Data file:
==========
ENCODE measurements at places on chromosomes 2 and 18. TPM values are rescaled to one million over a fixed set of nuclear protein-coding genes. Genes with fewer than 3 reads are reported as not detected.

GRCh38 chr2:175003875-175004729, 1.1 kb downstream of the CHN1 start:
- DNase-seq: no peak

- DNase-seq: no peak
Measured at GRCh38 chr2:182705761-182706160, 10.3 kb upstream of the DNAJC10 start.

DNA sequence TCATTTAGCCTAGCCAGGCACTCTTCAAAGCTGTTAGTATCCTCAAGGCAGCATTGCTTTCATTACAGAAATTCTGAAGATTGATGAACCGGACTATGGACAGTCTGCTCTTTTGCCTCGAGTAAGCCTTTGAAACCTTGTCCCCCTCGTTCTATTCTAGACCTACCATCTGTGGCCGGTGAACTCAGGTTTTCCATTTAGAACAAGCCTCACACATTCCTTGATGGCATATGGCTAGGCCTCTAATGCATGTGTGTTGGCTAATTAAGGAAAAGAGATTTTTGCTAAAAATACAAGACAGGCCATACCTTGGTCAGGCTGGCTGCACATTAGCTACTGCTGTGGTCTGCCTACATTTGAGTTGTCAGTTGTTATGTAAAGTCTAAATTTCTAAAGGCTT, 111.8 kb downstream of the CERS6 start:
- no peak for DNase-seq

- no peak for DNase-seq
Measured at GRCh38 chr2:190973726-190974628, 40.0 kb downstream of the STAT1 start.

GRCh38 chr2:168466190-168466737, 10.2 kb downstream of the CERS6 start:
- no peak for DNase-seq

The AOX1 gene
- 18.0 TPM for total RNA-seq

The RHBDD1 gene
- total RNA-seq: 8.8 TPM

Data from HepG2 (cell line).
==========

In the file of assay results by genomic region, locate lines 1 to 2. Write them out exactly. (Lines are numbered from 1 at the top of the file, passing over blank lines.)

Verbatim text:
ENCODE measurements at places on chromosomes 2 and 18. TPM values are rescaled to one million over a fixed set of nuclear protein-coding genes. Genes with fewer than 3 reads are reported as not detected.

GRCh38 chr2:175003875-175004729, 1.1 kb downstream of the CHN1 start: